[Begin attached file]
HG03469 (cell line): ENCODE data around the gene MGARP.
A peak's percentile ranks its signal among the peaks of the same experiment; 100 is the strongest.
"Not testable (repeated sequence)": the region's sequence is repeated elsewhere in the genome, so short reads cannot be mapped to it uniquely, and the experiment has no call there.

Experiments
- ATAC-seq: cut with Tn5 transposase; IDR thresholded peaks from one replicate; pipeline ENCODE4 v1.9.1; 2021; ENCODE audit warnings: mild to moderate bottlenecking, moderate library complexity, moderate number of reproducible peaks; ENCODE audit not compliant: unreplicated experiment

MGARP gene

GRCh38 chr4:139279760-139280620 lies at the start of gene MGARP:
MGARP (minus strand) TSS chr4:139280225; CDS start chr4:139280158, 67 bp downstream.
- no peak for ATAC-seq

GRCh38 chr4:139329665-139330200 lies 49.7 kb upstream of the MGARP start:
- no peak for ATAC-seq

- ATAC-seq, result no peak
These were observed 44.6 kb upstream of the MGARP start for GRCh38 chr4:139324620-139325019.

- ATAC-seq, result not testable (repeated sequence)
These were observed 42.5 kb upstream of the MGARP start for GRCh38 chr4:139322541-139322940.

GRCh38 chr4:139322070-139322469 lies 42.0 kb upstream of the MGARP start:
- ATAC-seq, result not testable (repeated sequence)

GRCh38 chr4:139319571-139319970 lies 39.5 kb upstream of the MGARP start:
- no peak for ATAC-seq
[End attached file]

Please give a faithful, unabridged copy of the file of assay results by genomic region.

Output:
HG03469 (cell line): ENCODE data around the gene MGARP.
A peak's percentile ranks its signal among the peaks of the same experiment; 100 is the strongest.
"Not testable (repeated sequence)": the region's sequence is repeated elsewhere in the genome, so short reads cannot be mapped to it uniquely, and the experiment has no call there.

Experiments
- ATAC-seq: cut with Tn5 transposase; IDR thresholded peaks from one replicate; pipeline ENCODE4 v1.9.1; 2021; ENCODE audit warnings: mild to moderate bottlenecking, moderate library complexity, moderate number of reproducible peaks; ENCODE audit not compliant: unreplicated experiment

MGARP gene

GRCh38 chr4:139279760-139280620 lies at the start of gene MGARP:
MGARP (minus strand) TSS chr4:139280225; CDS start chr4:139280158, 67 bp downstream.
- no peak for ATAC-seq

GRCh38 chr4:139329665-139330200 lies 49.7 kb upstream of the MGARP start:
- no peak for ATAC-seq

- ATAC-seq, result no peak
These were observed 44.6 kb upstream of the MGARP start for GRCh38 chr4:139324620-139325019.

- ATAC-seq, result not testable (repeated sequence)
These were observed 42.5 kb upstream of the MGARP start for GRCh38 chr4:139322541-139322940.

GRCh38 chr4:139322070-139322469 lies 42.0 kb upstream of the MGARP start:
- ATAC-seq, result not testable (repeated sequence)

GRCh38 chr4:139319571-139319970 lies 39.5 kb upstream of the MGARP start:
- no peak for ATAC-seq